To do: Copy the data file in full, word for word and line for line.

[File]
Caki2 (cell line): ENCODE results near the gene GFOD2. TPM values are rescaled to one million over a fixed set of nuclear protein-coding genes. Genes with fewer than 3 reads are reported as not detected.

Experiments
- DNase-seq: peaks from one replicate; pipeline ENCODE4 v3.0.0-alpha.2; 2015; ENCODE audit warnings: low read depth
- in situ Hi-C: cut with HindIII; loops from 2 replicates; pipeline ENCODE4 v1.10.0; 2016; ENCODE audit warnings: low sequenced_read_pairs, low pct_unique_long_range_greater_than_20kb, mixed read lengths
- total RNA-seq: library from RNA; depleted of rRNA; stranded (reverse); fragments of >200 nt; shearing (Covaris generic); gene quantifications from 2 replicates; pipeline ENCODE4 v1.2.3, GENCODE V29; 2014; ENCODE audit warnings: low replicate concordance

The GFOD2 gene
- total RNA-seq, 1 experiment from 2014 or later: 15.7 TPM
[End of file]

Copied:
Caki2 (cell line): ENCODE results near the gene GFOD2. TPM values are rescaled to one million over a fixed set of nuclear protein-coding genes. Genes with fewer than 3 reads are reported as not detected.

Experiments
- DNase-seq: peaks from one replicate; pipeline ENCODE4 v3.0.0-alpha.2; 2015; ENCODE audit warnings: low read depth
- in situ Hi-C: cut with HindIII; loops from 2 replicates; pipeline ENCODE4 v1.10.0; 2016; ENCODE audit warnings: low sequenced_read_pairs, low pct_unique_long_range_greater_than_20kb, mixed read lengths
- total RNA-seq: library from RNA; depleted of rRNA; stranded (reverse); fragments of >200 nt; shearing (Covaris generic); gene quantifications from 2 replicates; pipeline ENCODE4 v1.2.3, GENCODE V29; 2014; ENCODE audit warnings: low replicate concordance

The GFOD2 gene
- total RNA-seq, 1 experiment from 2014 or later: 15.7 TPM